John Greenwood (1788–1851) was the keeper of a toll-gate in Pendleton on the Manchester to Liverpool turnpike. In 1824 he inaugurated the United Kingdom’s first omnibus service, between Pendleton and Market Street in Manchester, for which he charged 6d, equivalent to £22.90 as at 2020.[a]Using average earnings of workers in 1824 compared with 2020. Although expensive, and thus restricted to wealthy patrons, Greenwood’s omnibus was relatively cheap when compared to the alternative of hiring a hackney coach for the same journey.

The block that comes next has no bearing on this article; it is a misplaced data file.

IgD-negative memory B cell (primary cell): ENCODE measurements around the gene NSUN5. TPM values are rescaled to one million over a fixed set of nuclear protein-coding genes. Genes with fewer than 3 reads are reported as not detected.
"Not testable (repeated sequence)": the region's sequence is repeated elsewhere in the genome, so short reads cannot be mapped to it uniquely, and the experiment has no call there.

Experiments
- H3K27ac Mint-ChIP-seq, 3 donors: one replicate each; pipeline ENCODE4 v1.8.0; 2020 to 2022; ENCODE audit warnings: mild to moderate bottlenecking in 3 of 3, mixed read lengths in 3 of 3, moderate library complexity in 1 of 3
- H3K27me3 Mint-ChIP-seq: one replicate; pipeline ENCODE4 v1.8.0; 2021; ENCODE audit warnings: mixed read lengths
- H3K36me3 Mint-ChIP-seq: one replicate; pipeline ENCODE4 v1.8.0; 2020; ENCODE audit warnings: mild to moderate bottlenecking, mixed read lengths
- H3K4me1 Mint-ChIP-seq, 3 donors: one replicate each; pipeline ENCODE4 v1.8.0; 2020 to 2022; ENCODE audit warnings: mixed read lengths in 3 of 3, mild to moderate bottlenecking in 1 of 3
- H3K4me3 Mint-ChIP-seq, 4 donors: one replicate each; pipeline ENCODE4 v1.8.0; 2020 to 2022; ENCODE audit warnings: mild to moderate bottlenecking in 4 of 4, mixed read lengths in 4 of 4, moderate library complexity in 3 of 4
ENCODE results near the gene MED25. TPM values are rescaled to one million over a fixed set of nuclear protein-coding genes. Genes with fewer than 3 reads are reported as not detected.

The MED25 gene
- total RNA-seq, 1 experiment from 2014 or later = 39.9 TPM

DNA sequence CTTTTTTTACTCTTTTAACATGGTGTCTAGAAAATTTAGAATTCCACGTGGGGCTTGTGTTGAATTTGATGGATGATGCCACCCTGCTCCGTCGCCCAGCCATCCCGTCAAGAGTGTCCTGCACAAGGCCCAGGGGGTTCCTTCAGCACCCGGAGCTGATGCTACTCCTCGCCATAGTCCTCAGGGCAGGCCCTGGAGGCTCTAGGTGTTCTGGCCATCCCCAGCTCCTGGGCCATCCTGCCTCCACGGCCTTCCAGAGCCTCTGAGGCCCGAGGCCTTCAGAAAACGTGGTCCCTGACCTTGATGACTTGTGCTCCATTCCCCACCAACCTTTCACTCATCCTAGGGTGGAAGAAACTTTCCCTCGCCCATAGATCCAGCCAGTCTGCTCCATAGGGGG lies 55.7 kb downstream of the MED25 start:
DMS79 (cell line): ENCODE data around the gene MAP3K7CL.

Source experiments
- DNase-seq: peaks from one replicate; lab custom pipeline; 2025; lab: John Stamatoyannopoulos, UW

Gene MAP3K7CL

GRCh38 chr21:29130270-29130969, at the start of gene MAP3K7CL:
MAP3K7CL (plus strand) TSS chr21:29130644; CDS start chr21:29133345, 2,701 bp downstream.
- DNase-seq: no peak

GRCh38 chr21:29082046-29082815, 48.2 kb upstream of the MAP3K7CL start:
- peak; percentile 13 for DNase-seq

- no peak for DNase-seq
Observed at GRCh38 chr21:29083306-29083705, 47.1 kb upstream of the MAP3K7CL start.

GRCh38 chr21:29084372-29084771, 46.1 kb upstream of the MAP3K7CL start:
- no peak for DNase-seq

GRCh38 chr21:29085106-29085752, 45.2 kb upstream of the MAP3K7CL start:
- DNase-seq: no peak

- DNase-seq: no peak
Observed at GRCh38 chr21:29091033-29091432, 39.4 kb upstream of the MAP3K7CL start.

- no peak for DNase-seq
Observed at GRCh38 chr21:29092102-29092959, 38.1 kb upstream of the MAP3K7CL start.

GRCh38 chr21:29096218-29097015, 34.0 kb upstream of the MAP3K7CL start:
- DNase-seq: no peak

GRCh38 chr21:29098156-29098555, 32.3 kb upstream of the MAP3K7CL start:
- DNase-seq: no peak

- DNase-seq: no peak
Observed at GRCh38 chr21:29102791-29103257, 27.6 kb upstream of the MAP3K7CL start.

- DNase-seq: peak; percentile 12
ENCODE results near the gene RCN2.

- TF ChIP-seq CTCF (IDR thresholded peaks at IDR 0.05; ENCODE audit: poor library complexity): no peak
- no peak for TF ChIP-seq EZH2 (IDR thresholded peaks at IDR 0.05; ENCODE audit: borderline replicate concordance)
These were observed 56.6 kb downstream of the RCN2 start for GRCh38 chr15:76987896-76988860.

Greenwood’s carriages were said to be “little more than boxes on wheels”, able to carry only eight or nine passengers inside, and three or four sitting outside with the driver. He offered three scheduled trips into the city and back each day: morning, noon, and evening. The omnibus proved to be very popular; by 1850 Greenwood and his son– also called John – were operating sixty-four services in and around Manchester.